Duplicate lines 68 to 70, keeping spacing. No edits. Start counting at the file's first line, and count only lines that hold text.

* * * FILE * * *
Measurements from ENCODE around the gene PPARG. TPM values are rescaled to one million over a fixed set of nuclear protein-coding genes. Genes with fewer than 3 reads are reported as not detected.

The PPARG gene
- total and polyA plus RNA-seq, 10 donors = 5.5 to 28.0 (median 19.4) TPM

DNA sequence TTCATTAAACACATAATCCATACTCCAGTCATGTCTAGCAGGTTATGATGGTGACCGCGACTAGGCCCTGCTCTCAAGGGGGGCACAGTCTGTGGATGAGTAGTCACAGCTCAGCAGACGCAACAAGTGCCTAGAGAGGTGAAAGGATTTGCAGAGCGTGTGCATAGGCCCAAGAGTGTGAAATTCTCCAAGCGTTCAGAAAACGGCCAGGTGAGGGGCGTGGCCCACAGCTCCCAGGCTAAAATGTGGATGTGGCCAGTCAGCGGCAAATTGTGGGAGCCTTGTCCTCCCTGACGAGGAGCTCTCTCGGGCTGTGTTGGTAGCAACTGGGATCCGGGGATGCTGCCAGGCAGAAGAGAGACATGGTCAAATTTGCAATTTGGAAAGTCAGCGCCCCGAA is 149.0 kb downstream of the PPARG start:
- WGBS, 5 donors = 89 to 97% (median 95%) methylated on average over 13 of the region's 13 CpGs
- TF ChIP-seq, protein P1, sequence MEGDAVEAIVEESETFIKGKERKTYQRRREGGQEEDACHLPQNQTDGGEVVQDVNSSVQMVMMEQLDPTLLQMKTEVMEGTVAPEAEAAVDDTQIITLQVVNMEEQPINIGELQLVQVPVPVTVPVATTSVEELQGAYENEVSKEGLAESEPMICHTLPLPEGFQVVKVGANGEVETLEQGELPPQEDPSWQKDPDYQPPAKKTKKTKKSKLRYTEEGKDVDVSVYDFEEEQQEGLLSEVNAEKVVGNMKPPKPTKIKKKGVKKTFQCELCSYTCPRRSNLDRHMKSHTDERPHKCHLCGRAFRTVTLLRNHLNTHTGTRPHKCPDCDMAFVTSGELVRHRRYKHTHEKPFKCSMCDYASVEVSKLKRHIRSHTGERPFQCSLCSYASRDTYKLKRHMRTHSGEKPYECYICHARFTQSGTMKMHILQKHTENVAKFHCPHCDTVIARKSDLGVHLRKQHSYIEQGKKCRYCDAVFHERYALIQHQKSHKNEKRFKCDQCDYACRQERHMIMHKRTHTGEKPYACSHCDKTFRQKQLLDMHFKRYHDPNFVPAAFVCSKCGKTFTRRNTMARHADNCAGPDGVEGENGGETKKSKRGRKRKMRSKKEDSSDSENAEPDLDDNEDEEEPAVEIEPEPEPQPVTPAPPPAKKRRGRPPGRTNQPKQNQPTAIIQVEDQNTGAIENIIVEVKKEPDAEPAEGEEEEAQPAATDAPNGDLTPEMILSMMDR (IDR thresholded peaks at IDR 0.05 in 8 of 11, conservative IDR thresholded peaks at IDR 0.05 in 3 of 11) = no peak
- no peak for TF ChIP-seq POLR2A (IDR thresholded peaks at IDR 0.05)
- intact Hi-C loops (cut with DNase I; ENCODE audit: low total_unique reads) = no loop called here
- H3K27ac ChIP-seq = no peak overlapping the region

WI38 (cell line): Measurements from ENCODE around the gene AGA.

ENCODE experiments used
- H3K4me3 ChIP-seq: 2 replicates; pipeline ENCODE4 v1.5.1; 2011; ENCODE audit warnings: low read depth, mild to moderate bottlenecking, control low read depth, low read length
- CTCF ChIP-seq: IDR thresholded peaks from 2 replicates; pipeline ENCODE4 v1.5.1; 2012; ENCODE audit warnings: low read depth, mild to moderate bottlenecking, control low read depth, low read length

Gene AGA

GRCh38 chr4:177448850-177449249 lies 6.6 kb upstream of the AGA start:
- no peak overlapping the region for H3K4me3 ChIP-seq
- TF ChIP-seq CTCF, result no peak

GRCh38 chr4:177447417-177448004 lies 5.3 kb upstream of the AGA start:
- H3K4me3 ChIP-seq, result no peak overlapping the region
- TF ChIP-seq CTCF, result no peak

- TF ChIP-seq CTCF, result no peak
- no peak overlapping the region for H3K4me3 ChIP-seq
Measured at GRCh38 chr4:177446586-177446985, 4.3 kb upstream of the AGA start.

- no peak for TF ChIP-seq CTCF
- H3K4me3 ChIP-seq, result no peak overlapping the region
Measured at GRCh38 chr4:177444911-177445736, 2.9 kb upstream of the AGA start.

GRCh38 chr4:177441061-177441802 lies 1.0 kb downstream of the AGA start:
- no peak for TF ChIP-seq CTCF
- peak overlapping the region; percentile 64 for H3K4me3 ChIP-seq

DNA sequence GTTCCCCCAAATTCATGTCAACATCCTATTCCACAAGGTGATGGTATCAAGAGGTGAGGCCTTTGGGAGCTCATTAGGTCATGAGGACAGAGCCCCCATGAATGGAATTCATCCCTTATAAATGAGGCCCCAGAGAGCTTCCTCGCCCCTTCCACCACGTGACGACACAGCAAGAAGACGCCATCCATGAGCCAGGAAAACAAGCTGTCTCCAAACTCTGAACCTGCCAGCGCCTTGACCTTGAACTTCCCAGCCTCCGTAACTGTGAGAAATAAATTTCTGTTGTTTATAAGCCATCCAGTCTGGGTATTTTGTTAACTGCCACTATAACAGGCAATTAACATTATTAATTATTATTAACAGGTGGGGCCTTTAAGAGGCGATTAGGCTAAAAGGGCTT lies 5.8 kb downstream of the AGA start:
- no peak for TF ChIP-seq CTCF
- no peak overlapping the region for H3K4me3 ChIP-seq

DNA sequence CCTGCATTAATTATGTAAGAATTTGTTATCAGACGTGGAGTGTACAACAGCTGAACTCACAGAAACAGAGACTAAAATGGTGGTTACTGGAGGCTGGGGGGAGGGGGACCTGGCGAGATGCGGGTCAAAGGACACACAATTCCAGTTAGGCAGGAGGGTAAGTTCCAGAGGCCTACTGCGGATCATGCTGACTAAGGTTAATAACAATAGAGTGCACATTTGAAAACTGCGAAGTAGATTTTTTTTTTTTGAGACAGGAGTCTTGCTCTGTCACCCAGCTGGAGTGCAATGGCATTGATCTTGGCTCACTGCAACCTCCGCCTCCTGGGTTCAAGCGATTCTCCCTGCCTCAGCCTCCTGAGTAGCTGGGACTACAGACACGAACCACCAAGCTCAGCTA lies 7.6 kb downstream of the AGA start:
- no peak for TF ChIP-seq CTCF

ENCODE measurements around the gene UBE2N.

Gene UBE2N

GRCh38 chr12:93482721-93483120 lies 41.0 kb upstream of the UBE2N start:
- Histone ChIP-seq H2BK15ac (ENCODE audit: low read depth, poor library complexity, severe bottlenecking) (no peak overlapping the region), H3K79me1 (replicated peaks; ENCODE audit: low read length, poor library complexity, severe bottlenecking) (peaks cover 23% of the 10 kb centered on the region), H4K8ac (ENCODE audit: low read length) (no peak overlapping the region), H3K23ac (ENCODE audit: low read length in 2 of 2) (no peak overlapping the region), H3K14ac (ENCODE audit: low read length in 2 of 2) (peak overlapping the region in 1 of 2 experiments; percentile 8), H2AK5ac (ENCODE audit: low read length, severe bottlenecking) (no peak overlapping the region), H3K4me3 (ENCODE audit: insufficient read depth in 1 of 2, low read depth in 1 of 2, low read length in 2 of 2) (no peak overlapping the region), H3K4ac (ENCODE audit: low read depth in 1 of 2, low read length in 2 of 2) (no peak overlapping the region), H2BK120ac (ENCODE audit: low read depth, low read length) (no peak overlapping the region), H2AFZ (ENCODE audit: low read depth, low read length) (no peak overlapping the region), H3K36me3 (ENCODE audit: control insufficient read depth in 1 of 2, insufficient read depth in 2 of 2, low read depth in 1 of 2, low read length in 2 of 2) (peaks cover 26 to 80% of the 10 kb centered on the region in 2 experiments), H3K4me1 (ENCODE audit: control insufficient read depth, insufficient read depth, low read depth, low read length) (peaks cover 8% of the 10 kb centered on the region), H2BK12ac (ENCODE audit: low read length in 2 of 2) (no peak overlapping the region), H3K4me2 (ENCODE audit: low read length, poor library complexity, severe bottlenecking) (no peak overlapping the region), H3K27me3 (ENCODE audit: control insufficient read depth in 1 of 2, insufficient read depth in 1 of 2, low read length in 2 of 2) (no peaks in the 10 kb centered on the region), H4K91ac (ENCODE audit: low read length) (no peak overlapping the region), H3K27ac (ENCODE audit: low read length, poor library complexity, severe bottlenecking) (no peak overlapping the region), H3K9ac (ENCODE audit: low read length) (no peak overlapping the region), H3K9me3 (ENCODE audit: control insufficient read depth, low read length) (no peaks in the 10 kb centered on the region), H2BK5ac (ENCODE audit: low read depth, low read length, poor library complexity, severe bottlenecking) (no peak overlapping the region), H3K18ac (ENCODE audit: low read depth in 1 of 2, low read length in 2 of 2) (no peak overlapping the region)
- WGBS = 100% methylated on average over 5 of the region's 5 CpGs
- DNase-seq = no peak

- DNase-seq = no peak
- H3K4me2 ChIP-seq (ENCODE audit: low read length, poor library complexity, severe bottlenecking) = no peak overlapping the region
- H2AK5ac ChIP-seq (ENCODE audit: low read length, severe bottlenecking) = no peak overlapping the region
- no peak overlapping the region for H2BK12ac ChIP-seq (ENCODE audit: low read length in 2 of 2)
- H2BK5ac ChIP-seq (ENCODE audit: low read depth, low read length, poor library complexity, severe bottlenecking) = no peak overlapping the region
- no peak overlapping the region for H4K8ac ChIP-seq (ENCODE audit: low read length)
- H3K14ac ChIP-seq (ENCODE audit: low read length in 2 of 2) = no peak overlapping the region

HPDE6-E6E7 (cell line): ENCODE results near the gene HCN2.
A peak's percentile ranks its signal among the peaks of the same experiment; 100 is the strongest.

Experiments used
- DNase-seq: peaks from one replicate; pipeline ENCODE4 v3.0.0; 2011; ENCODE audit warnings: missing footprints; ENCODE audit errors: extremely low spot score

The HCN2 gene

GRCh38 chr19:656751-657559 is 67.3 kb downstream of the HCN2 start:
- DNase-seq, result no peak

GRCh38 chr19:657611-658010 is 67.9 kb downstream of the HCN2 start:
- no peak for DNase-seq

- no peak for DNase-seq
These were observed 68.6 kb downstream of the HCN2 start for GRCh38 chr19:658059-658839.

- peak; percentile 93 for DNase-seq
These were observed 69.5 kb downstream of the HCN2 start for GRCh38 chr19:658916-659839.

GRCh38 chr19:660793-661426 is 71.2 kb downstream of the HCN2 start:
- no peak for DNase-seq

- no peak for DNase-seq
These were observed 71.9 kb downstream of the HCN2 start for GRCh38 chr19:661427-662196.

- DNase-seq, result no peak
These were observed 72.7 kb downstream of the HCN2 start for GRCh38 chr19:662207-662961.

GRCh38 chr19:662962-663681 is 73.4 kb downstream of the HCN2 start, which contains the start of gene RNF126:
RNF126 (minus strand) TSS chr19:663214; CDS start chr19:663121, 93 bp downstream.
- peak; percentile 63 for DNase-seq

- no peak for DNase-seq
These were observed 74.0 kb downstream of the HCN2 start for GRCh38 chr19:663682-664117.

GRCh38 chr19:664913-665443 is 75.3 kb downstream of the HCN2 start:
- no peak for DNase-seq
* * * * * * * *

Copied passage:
RNF126 (minus strand) TSS chr19:663214; CDS start chr19:663121, 93 bp downstream.
- peak; percentile 63 for DNase-seq

- no peak for DNase-seq